A few days before turning 78 on Sunday, Bollywood Shahenshah Amitabh Bachchan signed a new multilingual mega project, co-starring Telugu superstar Prabhas and Bollywood superstar Deepika Padukone. He already has a handful of films in his kitty right now, and he has just returned as host of the popular quiz show, Kaun Banega Crorepati (KBC).
At 78, Big B’s aura only grows brighter with every passing year. The iconic actor shows no sign of slowing down.
In his five decade-plus career, Big B has conquered it all—stereotypes, career slump, generation gap, health problems, even COVID-19, and has emerged stronger and successful each time.
Indeed, Big B is among Bollywood’s busiest superstars right now, also the most adaptable. Having lorded over the big screen with a larger-than-life image for over five decades, he was quick to realise the power of the OTT platform. With “Gulabo Sitabo” releasing digitally earlier this year, Bachchan was doing exactly what he did with KBC two decades ago. He was staying relevant by connecting with a new generation of fans, by taking his presence to a medium compatible to their taste and liking.
In all this, he maintains the earnestness of a newcomer. He was the first one to start shooting when unlock was implemented. He dived back into work as soon as he recovered from coronavirus, and is already juggling between multiple projects.
“The work comes in leaps and bounds and the need to do it stays with us ever... so we work and continue till time lasts,” the actor recently blogged. The line gives a glimpse of his passion and dedication towards work.
According to trade analyst Girish Johar, the fascination for Amitabh Bachchan among fans young enough to be his grandchildren stems from his ability to remain a timeless enigma despite his mass appeal.
“The kind of work he is doing, and the kind of image and brand power he brings to a particular project, be it a film or a social cause, he lends a lot of credibility, prestige and honour. Words fall short for him. We are truly blessed to be witnessing his journey,” Johar told IANS.
“Big B is a living legend. He is an icon unto himself. There are certain people who are beyond the comprehensive trajectory or stardom. The way he has managed his career, his ups and downs including his health and business, the way he has managed to withhold and withstand all that is beyond words,” Johar added.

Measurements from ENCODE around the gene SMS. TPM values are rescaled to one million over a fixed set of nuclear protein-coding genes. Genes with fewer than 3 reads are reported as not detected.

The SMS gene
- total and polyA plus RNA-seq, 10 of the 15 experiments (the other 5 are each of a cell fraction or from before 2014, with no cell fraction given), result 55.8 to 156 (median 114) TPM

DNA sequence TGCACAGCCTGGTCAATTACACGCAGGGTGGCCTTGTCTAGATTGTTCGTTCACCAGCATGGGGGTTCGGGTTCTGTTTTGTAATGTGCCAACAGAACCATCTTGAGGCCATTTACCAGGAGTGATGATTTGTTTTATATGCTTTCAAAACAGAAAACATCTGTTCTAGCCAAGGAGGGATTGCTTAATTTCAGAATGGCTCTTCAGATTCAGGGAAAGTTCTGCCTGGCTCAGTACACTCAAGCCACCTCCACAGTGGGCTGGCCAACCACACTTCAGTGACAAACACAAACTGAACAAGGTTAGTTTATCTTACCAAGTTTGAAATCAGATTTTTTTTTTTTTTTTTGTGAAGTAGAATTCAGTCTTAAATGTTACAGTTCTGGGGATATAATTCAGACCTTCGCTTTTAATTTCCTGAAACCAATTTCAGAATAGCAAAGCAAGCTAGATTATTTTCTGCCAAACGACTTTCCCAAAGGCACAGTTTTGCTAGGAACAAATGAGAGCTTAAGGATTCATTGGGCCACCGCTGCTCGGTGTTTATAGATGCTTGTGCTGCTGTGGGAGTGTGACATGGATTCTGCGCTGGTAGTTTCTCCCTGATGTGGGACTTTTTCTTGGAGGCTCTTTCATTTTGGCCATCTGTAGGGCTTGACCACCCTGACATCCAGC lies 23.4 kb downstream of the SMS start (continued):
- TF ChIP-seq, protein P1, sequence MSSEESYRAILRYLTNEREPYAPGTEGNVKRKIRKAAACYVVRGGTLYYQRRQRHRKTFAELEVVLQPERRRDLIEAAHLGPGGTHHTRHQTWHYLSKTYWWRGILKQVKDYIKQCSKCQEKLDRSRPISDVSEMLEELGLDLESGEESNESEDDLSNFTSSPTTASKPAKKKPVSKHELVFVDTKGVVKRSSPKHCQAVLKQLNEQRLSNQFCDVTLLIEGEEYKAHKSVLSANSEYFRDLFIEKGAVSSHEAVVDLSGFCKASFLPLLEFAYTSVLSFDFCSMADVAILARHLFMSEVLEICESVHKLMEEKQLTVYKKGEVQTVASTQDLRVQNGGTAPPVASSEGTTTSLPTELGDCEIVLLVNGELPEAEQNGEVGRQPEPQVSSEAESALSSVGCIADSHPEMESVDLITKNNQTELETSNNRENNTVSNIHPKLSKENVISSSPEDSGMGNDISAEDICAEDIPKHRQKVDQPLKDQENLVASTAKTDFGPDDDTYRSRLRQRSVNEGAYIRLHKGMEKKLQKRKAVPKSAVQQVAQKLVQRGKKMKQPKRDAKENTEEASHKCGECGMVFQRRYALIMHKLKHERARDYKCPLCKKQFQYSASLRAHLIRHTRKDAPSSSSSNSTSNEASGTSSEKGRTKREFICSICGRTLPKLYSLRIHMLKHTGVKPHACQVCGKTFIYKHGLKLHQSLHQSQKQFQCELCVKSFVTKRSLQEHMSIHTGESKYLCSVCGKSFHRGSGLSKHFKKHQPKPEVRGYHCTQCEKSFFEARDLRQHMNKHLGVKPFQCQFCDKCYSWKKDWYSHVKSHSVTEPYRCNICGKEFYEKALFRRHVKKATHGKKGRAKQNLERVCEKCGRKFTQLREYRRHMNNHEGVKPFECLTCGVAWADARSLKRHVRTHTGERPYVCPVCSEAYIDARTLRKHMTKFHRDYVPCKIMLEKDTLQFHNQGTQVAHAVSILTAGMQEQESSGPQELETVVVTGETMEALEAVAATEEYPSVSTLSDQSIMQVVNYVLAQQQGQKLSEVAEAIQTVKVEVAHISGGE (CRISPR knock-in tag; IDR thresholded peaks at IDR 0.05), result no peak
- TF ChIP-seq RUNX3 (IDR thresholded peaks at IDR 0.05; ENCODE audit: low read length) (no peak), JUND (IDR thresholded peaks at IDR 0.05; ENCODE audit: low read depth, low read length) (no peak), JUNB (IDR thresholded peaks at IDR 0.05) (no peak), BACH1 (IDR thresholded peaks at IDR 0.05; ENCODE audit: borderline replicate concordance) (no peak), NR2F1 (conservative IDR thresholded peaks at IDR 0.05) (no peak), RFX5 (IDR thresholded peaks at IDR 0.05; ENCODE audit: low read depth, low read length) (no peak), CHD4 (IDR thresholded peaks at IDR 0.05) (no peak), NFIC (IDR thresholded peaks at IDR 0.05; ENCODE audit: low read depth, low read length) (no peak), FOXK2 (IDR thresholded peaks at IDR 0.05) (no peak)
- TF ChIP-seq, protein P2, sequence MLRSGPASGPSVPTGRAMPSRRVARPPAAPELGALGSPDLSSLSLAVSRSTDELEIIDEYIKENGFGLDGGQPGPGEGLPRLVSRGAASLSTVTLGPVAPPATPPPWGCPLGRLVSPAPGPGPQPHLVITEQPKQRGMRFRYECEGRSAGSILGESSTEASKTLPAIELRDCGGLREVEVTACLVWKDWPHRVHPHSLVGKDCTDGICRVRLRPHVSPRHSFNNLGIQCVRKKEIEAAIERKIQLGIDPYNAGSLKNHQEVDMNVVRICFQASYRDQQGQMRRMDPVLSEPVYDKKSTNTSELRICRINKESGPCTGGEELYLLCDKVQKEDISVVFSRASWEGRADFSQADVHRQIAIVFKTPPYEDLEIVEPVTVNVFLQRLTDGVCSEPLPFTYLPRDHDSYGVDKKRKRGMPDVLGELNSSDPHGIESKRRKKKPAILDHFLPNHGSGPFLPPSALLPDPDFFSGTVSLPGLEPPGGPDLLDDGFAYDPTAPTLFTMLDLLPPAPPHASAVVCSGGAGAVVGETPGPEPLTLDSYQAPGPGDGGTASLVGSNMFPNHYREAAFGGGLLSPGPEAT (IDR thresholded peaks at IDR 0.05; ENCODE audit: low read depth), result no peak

That streak of resilience probably stems from the struggles that tempered him in his early years. There were rejections, followed by a phase when he made his mark as a promising actor, which was soon overshadowed by the pinnacle of superstardom. When the superstar tried his hand at film entrepreneurship, he went bankrupt, only to bounce back and claim supremacy as a global icon.
Yet, funnily his tall and lanky frame coupled with the signature baritone, was deemed unsuitable for Bollywood’s image of a perfect hero when he entered the industry. These factors were pointed out as flaws, which now render an edge to his image.
If his superstardom of the seventies and eighties rested on sticking to trademark Angry Young Man roles, his current phase has been all about not shying away from taking risks, experimenting and reinventing. That ability to change with time is a factor that makes his success story so distinct.
“He has always stood out, and always tried something different. He is building his persona everyday. He is always one step ahead. Now that he is on OTT he is everywhere, from movies to television to the digital space. It’s like a combination of everything. So, people are excited to see him,” said trade analyst Rajesh Thadani.
Big B started his journey in showbiz as one of the protagonists in KA Abbas’ “Saat Hindustani” (1969), and then notably went on to feature in Hrishikesh Mukherjee’s “Anand” (1971) starring Rajesh Khanna. His tryst with greatness started with Prakash Mehra’s “Zanjeer” in 1973, the film that established his image as Hindi cinema’s Angry Young Man.
Towering roles in “Deewar” (1975), “Sholay” (1975) and “Don” (1978) cemented his position in the industry. While his intense, larger-than-life image has made way to more realistic avatars in recent years (“Black”, “Paa”, “Piku”, “Pink” and “Badla”), his ability to regale with characters of myriad shades continues.
“His discipline and punctuality are legendary. His dedication to the craft is awe-inspiring. Even today he carries with him the enthusiasm of a child. I have seen him sit out in biting, sub-zero weather in Poland during the shooting of ‘Chehre’. He would wait after all his work was done just to watch others at work. Such is his love for the craft,” said producer Anand Pandit.